Tuesday, January 20, 2009

Our Own Personal Jesus

On Sunday morning I was told that in order to be a growing and maturing disciple (as opposed to a baby Christian who is saved without needing to be a disciple) I needed to "be alone with Jesus". In other words, the pastor (if I may call him that) believes in the 80s debate of non-Lordship salvation. According to this view, we will only grow in our faith if we are willing to be "alone" with Jesus in order to see His majesty and truth.

For years I have interacted with Roman Catholics apologists, who mock the doctrine of Sola Scriptura due to their view of Protestantism, by making the charge that Protestants run to sit with Jesus under a tree all alone. This makes sense to me more now than in the past. When Protestants act as Gnostics in their search for truth (while decrying moral relativism), they feed our critics with much ammo. Of course RC apologists never apply the same standards to themselves (cafeteria catholics anyone?). Nevertheless, it can be easily seen why they would see things this way.

Somehow, Horton must have been sitting next to me in church Sunday. As I began reading the next chapter in his book, Horton explained much of American Evangelicalism's history while explaing to me what I heard Sunday morning. Here are some quotes from the chapter entitled, Your Own Personal Jesus.
"...Americans just want to be left alone to create their own private Idaho. While evangelicals talk a lot about truth, their witness, worship, and spirituality seem in many ways more like their Mormon, New Age, and Liberal nemeses than anything like historical Christianity."
Horton quotes Curtis White,
"We would prefer to be left alone, warmed by our beliefs-that-make-no-sense, whether they are the quotidian platitudes of ordinary Americans, the magical thinking of evangelicals, the mystical thinking of New Age Gnostics, the teary-eyed patriotism of social conservatives, or the perfervid loyalty of the rich to their free-market Mammon. We are thus the congregation of the Church of the Infinitely Fractured, splendidly alone together."
Horton interacts with Bloom,
"First of all, says Bloom, 'Freedom, in the context of the American religion, means being alone with God or with Jesus, the American God or the American Christ.'"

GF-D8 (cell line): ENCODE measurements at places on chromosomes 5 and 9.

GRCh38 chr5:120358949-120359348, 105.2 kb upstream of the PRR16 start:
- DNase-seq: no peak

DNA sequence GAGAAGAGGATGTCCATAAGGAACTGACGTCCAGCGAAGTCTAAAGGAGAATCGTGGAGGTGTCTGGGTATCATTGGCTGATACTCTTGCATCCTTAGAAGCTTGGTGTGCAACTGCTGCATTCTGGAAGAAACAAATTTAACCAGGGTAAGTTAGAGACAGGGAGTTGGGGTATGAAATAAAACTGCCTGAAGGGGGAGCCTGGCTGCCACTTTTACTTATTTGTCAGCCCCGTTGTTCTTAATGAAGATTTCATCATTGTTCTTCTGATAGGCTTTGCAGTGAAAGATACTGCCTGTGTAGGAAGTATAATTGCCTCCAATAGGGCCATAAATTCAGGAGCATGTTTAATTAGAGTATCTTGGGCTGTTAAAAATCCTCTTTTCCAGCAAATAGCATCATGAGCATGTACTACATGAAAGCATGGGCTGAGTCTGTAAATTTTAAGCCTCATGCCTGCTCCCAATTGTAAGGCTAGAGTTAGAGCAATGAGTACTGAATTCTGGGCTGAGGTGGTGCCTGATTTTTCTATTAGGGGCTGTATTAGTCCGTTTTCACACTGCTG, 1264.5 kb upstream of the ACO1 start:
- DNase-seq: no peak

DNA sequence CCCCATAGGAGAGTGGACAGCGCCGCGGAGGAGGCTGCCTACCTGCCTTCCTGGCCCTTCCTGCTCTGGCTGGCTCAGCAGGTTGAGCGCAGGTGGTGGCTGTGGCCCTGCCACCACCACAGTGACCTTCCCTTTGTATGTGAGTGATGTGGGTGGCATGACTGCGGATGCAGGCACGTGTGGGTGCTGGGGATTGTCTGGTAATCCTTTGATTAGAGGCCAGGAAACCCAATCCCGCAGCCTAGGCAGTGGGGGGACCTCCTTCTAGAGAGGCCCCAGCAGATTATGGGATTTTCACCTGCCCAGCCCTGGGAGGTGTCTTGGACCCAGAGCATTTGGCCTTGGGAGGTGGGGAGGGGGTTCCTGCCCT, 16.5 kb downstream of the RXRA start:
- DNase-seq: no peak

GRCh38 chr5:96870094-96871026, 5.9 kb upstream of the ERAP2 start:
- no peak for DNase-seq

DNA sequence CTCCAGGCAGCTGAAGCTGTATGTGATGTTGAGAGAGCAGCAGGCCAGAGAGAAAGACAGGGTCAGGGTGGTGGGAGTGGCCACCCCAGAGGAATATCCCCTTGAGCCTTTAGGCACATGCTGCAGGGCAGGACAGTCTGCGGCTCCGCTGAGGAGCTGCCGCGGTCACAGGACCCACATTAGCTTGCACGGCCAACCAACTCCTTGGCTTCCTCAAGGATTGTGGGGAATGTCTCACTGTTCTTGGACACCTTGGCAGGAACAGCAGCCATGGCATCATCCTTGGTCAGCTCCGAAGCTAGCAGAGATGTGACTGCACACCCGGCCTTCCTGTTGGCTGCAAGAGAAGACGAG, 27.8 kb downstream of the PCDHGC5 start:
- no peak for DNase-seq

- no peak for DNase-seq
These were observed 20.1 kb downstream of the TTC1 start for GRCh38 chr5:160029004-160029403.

And gain,
"'The Christ of the twentieth century' is no longer really even a distinct historical person but 'has become a personal experience for the American Christian, quite clearly for the Evangelicals.' In this scheme, history is no longer the sphere of Christianity. The focus of faith and practice is not so much Christ's objective person and work for us, outside of us, as it is a personal relationship that is defined chiefly in terms of inner experience."
Horton writes,
"This intuitive, direct, and immediate knowledge is set over against the historically mediated forms of knowledge. What an American knows in his or her heart is more certain than the law of gravity.

So the deed, not creeds orientation of American revivalism is driven not only by a preference for works over faith (Pelagianism) but by the Gnostic preference for a private, mystical, and inward personal relationship with Jesus in opposition to everything public, doctrinal, and external to the individual soul. Religion is formal, ordered, corporate, and visible; spirituality is informal, spontaneous, individual, and invisible."
It is troubling to witness these very things that Horton talks about just hours earlier. The idea that a judgment passage from Isaiah (Mark 4:10-12) that Jesus quoted and applied to those around Him being turned into a passage on how God loves us and wants to have a personal relationship with us. This is of course not through the public means Scripture teaches (external preaching and the sacraments/ordinances and public prayer), but instead by privately "experiencing" Jesus in our Gnostic bedrooms to gain some higher knowledge of God.

Troubling indeed.

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